Pepsins are the major enzyme secretions of the stomach, digesting protein in the diet to yield peptide fragments. Pepsins are members of the aspartate proteinase family with two aspartate residues at the active site. They are broad specificity endopepti-dases with a preference for peptide bonds between hydrophobic amino acids. Human gastric juice contains two groups of pepsins: pepsin A, which contains six isoenzymes; and pepsin C, which contains two isoenzymes (Table 3). Once secreted into the lumen, the acidic conditions convert pepsinogens to pepsin. Unlike the activation of other proteinases, e.g., trypsinogen to trypsin via a proteolytic cleavage by another enzyme (enterokinase), pepsinogen activation is autocatalytic.

The process is understood in detail for porcine pepsinogen, which when activated produces an enzyme very similar to human pepsin 3b. Secreted pepsinogen has an N-terminal peptide of 44 amino acids blocking the active site. On exposure to pH values below 5, carboxyl groups become protonated abolishing charge-charge interactions. This allows part of the N-terminal protein into the active site where it is cleaved, releasing a 16-amino acid peptide. The enzyme is now partially activated; full activation occurs with cleavage of a further 28 amino acids from the N-terminal by either another partially activated pepsin or a fully activated enzyme.

The majority of proteinase activity in human gastric juice is due to pepsin 3 (70.3 ±2.6%); variable amounts of pepsin 5 are also present (16.9±2.0%). The only other isoenzyme found in significant amounts is pepsin 1. This differs from other pepsins in that it is an ionic complex of a

Table 3 Pepsins of human gastric juice

Pepsin group

Chromosome location

Individual pepsins



1, 2, 3a, 3b, 3c, 4

C (gastricsin)


5 and 6

These isoenzymes can be separated by agar gel electrophoresis at pH 5.0 or anion exchange high-performance liquid chromatography.

These isoenzymes can be separated by agar gel electrophoresis at pH 5.0 or anion exchange high-performance liquid chromatography.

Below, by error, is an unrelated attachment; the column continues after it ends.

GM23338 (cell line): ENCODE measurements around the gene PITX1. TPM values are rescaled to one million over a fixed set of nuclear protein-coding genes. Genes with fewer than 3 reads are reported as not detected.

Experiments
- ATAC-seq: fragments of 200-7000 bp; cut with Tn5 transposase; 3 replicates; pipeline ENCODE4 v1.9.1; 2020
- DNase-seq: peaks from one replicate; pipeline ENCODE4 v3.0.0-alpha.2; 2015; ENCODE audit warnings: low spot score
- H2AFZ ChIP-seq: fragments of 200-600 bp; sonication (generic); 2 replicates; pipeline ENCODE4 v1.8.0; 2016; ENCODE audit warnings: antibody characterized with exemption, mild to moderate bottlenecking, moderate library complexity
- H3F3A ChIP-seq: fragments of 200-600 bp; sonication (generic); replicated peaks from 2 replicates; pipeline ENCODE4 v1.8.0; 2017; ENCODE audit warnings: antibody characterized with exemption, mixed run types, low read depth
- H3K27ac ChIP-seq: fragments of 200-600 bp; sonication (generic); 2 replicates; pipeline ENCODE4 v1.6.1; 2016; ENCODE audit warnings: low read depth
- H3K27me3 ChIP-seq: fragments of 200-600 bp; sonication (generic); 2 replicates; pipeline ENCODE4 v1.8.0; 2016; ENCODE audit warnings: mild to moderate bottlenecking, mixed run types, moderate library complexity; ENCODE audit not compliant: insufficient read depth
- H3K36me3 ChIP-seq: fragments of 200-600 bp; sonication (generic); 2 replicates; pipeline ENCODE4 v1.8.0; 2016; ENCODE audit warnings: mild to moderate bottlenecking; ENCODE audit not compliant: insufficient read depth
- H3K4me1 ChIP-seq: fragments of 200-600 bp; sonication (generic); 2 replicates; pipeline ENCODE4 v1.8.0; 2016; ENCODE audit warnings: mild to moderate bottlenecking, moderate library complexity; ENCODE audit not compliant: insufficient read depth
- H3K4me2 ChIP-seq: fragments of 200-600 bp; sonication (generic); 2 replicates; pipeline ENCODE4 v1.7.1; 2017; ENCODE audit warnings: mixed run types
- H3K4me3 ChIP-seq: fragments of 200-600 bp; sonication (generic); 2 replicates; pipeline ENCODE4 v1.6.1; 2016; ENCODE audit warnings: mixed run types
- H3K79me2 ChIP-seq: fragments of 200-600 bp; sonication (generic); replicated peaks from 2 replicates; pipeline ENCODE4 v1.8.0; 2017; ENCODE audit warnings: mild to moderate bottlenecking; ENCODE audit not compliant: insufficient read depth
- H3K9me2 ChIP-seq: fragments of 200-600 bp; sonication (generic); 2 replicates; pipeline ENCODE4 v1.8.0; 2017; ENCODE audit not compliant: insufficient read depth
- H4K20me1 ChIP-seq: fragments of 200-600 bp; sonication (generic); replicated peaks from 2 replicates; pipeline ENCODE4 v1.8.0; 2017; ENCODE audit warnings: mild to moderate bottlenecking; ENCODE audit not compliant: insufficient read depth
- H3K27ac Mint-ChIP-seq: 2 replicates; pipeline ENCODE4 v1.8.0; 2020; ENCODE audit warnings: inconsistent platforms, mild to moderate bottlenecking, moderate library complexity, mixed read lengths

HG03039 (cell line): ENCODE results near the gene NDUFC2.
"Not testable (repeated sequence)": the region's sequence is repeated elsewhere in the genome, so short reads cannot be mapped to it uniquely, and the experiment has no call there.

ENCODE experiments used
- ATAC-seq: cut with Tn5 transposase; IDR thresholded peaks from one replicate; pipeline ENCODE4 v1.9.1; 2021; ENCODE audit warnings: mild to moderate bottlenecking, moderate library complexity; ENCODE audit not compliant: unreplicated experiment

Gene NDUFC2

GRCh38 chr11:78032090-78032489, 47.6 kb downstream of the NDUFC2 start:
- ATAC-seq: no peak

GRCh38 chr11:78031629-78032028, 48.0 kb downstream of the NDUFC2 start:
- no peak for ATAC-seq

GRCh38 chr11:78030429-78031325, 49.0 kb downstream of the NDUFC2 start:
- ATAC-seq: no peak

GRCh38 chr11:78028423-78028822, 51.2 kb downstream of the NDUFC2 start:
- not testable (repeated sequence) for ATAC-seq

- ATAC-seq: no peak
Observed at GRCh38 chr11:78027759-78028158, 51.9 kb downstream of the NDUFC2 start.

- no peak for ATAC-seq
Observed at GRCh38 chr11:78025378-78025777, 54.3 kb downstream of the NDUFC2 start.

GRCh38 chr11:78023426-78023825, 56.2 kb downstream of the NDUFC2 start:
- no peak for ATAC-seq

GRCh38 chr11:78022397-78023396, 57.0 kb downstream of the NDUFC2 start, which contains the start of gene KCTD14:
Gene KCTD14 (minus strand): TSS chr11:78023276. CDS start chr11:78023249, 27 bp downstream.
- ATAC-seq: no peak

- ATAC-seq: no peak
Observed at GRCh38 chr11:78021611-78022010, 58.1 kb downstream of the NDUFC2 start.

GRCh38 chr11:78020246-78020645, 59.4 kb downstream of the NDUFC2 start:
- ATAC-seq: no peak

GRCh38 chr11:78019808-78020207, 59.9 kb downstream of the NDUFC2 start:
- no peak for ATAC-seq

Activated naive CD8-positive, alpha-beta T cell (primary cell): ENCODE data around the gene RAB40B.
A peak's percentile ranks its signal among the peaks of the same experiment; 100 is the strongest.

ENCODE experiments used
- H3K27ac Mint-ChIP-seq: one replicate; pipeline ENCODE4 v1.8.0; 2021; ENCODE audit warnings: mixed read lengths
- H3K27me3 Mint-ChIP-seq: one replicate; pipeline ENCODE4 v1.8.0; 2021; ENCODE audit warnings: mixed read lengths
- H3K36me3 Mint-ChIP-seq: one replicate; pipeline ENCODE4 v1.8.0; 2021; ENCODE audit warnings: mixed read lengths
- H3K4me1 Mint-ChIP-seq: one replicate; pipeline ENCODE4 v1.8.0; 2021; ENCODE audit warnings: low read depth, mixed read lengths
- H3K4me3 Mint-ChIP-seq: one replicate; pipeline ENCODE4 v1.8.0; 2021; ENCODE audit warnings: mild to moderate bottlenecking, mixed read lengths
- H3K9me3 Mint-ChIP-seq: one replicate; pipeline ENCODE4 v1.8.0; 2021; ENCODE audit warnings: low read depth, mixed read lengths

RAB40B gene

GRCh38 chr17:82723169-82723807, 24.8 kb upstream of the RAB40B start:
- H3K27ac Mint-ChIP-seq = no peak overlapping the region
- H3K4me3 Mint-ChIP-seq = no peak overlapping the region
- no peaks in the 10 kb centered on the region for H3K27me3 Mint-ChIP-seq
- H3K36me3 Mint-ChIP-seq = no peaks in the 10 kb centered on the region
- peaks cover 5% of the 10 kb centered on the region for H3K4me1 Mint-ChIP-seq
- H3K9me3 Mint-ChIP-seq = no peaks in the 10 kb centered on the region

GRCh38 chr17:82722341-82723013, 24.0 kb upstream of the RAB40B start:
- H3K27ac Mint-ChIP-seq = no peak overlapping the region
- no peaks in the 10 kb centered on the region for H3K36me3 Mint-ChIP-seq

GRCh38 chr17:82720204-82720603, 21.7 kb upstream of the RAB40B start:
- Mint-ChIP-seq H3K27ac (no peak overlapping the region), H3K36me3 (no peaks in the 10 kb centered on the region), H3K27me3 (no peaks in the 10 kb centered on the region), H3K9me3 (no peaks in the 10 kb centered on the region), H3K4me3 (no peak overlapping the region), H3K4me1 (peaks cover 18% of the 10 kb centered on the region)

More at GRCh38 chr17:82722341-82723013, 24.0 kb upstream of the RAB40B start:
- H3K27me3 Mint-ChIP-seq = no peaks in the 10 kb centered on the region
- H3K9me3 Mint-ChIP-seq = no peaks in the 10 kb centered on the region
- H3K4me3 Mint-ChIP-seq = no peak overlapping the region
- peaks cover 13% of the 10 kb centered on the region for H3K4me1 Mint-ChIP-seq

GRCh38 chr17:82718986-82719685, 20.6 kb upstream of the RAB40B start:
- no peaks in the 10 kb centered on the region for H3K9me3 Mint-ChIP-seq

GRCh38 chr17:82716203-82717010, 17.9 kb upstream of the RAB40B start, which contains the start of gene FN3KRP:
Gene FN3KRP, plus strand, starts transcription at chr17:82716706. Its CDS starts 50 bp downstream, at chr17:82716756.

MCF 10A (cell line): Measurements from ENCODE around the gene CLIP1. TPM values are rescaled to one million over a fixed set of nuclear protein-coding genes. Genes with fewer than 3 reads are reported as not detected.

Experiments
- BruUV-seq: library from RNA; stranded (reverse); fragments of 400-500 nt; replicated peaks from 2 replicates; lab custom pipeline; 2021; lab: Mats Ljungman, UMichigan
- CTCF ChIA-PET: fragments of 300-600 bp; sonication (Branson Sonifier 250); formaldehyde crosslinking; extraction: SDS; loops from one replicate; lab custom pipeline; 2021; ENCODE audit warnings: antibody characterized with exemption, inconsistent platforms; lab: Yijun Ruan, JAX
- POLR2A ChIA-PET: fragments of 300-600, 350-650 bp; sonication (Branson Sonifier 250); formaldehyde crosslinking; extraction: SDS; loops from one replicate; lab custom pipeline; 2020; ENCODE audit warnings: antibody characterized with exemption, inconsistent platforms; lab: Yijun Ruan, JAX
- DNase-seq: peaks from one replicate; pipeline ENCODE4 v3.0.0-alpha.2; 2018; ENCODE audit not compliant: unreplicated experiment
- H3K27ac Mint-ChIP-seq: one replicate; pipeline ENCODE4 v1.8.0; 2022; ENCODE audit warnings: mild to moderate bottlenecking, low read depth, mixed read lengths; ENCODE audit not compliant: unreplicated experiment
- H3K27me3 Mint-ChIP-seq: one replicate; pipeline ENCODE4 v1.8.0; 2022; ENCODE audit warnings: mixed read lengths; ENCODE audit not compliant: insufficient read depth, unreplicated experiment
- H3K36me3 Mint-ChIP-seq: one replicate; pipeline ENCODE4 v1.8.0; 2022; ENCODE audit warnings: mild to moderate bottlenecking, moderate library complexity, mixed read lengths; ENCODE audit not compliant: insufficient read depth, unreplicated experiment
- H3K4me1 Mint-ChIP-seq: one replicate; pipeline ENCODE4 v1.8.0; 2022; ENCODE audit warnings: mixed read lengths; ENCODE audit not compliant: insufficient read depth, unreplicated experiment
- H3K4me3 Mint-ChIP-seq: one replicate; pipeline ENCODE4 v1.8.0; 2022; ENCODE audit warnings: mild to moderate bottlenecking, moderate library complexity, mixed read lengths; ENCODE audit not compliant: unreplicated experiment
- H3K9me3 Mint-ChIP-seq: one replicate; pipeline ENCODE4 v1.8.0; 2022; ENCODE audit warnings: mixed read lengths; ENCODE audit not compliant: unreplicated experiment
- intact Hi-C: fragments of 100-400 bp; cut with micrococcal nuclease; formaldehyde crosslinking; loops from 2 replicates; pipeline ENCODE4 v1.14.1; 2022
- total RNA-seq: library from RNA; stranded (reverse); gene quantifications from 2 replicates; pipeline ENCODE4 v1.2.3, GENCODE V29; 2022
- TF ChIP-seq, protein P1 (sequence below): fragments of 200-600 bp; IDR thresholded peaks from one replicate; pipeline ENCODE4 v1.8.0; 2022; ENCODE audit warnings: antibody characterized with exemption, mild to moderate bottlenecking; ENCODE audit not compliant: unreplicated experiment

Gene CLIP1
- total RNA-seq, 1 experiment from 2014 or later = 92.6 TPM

14 500 molecular weight protein and proteoglycan. Also, unlike the other pepsins, pepsin 1 is secreted only in the fundic and not the pyloric glands and is only present in significant amounts in stimulated juice. Pepsin 1 has the highest molecular weight (44 500), while the other pepsins have molecular weights around 35 000. The pH optimum against protein substrates for all pepsins is in the acidic range 1.9-3.6. Pepsin 1 secretion is elevated in peptic ulcer disease (PUD) and is therefore the pepsin associated with ulcers. Also associated with peptic ulcer disease is the bacteria Helicobacter pylori (HP), which colonizes the stomach at the epithelia surface under the mucous layer. Helico-bacter pylori is believed to protect itself from the acid environment of the stomach by the action of a membrane-bound urease, which generates ammonia from the urea present in gastric juice. Interestingly, approximately 50% of all people in the UK over 50 years old are HP positive, yet only a small proportion of these will develop peptic ulcer disease. The increased secretion of pepsin 1 in PUD may be explained by HP infection.

Pepsinogen secretion The initial stimulus for pepsi-nogen comes from feeding. There is a basal level of secretion, which is 20% of the stimulated secretion. Maximal secretion produces gastric juice with a pepsin concentration approaching 1mgml-1. There is a biphasic response with initial release of stored pepsinogen in a rapid phase (20-40 min) followed by a less rapid steady state of secretion. Pepsinogen secretion is stimulated by CCK, forskolin, and by insulin induced hypoglycemia mediated by the vagus nerve. Gastrin also stimulates pepsinogen secretion; however, it is much less effective than CCK. Secretion is also stimulated by the peptide hormones secretin and vasoactive intestinal peptide (VIP) and by adrenaline acting through receptors and by prostaglandins and histamine. All these agents alter intracellular cAMP levels, which in turn activates cAMP-dependent protein kinase (PKA) associated with A-kinase anchoring protein-150 (AKAP-150). Pepsinogen secretion is stimulated by cholinergic agents acting on muscarinic M3 subtype receptors; these agents also stimulate acid secretion. Acetylcho-line and the CCK/gastrin family act through altering intracellular Ca2+ and Inositol triphosphate (IP3) levels. The elevation of intracellular calcium is produced by release from intracellular stores and an influx of calcium via a membrane cation channel. Helicobacter pylori is believed to increase pepsino-gen secretion via this Ca2+ signal transduction pathway. Recently, the G protein-coupled protease activated receptor-2 (activated by partial digestion)

on chief cells has been shown to stimulate pepsino-gen secretion when activated. Pepsinogen is secreted by compound exocytosis with granules fusing together and with the plasma membrane. The enzyme is condensed within the vesicle in association with a divalent cation, e.g., Ca2+. Initial fusing with the plasma membrane produces a small pore releasing the Ca2+, causing the vesicle contents to swell producing a larger pore through which the pepsinogen is released.

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